The Demise of Quentin Tarantino, Part 1: Kill Bill Vol. 1

It’s true- Movie Club usually avoids such mainstream fare as this, one of the biggest blockbusters from one of Cinemadom’s biggest stars: Quentin Tarantino’s Kill Bill, Vol. 1. So why is it here? First of all, believe it or not, Kill Bill is “out-of-print” in the interwebs- that’s right, you can’t stream it, can’t buy it, can’t rent it. Who wouldathunk this could happen? But there’s another good reason for diving into QT’s earlier films- he’s the poster child for what’s gone wrong in American Cinema since the 90’s wave of independent films crashed, leaving nothing but mediocre, second-rate debris everywhere. It’s time we examined the wreckage.

For those who weren’t old enough to experience the 90’s, here’s a quick recap: Reservoir Dogs causes seismic reactions at the 1992 Sundance Film Festival, blowing everyone away with the freshest, grittiest, most exciting indie film in eons by this unknown kid who talks a mile a minute. To say it was a watershed moment in independent cinema is an understatement- it ushered in a generation of wannabe filmmakers flooding film schools all over America, while leaving critics dumbfounded, with jaws dropped. By the time Pulp Fiction hit the theaters two years later, America was overhyped and ready for the boy. QT did not disappoint, the film was a smash, and you know the rest. But it’s important to note: between those two films, a lot went into the QT hype machine that made him a household name. First was 1993’s True Romance– a flashy, overly-slick heist movie that QT wrote but did not direct- that honor went to Hollywood Hack Tony Scott, who directed it the way he directed TV commercials, and it shows.

True Romance wasn’t that great, though it had its moments- enough of them to excite all the fanboys who had been intoxicated by Reservoir Dogs (and yes, I was one of them.) Much better was the other Tarantino-penned film that came out in between Pulp Fiction’s Cannes debut and its wide theatrical release: Natural Born Killers, which Oliver Stone converted into a genre-bending, gut kicking critique on our celebrity-obsessed, mass-media culture. QT apparently hated it, but one has to give Stone credit for taking something so seemingly deranged and making it work- it’s as sharp a satire as anything on the subject, and one of Stone’s best films.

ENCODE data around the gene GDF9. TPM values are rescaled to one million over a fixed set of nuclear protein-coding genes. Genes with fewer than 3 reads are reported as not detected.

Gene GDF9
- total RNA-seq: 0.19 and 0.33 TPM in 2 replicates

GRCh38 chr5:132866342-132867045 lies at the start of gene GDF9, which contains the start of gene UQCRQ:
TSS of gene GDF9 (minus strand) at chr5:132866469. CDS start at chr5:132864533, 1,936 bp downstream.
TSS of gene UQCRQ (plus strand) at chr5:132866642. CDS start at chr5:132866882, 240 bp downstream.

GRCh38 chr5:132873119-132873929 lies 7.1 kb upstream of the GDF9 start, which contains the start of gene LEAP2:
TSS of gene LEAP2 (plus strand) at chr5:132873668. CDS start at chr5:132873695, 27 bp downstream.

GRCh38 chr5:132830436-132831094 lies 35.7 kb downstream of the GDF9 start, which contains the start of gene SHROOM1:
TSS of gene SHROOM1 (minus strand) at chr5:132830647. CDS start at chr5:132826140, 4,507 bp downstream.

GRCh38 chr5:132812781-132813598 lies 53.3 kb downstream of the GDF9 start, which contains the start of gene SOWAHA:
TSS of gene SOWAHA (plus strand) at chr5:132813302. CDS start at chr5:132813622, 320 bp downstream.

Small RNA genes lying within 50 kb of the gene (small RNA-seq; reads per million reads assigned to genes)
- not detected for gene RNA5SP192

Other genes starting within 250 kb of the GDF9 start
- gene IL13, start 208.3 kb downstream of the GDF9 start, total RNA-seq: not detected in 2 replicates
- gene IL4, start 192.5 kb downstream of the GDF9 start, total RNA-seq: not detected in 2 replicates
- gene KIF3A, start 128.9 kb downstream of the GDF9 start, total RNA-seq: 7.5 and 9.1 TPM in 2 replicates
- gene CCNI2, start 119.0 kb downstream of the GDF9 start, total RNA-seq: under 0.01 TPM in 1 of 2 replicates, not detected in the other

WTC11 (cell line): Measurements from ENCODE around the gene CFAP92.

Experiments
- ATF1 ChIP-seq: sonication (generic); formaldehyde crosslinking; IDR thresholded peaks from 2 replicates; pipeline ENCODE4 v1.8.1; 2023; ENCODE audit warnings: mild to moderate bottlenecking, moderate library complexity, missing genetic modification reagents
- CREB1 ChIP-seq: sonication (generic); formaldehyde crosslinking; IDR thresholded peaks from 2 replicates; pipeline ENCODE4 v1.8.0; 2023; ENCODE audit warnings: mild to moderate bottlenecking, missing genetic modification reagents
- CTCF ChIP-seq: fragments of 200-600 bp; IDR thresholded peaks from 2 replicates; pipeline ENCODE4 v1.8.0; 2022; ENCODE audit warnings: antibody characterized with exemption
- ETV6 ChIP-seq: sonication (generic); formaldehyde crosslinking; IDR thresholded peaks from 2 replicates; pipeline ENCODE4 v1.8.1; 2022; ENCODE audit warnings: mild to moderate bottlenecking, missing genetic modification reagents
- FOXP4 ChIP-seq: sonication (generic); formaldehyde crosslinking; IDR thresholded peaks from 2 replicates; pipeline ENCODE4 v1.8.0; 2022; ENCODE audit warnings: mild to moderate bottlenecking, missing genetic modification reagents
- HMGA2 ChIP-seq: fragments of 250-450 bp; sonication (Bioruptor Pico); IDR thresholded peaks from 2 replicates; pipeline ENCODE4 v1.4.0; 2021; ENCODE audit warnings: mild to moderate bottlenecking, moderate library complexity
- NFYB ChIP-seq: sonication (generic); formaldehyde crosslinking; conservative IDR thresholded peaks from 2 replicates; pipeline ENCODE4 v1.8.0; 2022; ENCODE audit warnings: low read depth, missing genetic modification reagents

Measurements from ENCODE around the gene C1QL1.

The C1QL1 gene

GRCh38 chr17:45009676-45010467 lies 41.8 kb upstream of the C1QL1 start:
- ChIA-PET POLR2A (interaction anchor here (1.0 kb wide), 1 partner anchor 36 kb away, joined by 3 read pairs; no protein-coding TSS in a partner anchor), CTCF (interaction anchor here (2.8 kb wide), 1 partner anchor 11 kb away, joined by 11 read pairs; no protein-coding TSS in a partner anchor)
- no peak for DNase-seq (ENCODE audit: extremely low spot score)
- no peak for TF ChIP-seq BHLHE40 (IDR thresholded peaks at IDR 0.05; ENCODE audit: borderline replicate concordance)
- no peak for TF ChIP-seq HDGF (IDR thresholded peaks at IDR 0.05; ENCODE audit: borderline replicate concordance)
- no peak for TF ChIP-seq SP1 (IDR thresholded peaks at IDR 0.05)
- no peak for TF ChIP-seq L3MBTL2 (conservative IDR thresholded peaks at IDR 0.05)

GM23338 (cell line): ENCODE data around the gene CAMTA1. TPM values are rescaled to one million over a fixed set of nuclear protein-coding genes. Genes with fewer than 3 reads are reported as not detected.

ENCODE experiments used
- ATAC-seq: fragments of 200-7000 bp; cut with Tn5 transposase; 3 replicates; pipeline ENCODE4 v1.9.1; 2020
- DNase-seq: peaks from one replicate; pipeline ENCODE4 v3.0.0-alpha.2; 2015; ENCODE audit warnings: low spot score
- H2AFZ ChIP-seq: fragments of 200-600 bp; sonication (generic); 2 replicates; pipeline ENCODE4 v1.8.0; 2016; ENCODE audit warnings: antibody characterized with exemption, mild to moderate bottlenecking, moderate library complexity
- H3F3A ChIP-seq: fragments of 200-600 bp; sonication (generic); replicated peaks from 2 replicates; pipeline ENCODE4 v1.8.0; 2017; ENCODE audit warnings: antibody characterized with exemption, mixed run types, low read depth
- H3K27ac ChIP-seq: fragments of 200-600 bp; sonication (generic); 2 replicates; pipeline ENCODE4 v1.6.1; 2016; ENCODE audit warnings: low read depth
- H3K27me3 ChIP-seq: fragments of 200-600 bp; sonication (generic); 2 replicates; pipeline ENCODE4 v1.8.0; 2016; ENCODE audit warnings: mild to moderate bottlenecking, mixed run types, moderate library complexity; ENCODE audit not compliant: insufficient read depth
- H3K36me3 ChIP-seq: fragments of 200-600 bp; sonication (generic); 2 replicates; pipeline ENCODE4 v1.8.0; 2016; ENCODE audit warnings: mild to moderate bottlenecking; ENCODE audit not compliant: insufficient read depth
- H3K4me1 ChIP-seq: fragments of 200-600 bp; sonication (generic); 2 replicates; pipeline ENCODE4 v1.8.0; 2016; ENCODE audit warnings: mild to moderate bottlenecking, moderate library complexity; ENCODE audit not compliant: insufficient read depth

Four films within the span of 2 years… that’s a lot of Quentin, and it built the myth of this mad genius who spat out amazing dialogue, kept the best mixtape playlists on the West Coast, and had such an encyclopedic knowledge of A and B list cinema, he could resuscitate dead careers with a single page. If he could accomplish this much in two years, just think of where this guy could be in ten… twenty years hence. Running Hollywood? Running the country? Stranger things had happened.

Of course, it was too good to be true. Not because QT was a fraud- he’s not. The kid’s got skills, that much is clear, but what he lacked was… well, we’ll get into that next time. For now, here’s Kill Bill Vol. 1, Quentin’s last hurrah- it’s a film where QT threw every unused idea he had, plus the kitchen sink, into an epic kung-fu / samurai / Americanized Oriental B-Movie, mixing genres, tropes, everything into what’s basically Revenge Porn raised to eleven. He had done gangsters, then 50’s pulps; clearly he was regurgitating all the crap he grew up on, and sprinkling in his hipster chit-chat along the way. Swords and kung-fu was obviously next. Volume One works surprisingly well, even though it’s 95% fight scenes, because Quentin does an incredible job making each blow of the sword interesting, each death significant, each slo-mo spin unique. If nothing else, he’s always been passionate about cinema, and that passion quite literally powers the entire film- you can feel his giddy, boyhood glee in every scene. 20 years after its release, movies like Everything Everywhere All At Once continue to owe it a gigantic stylistic debt, all the more impressive when you compare them- Kill Bill Vol. 1 remains edgier and more gorgeously crafted than all of the ilk it ushered in.


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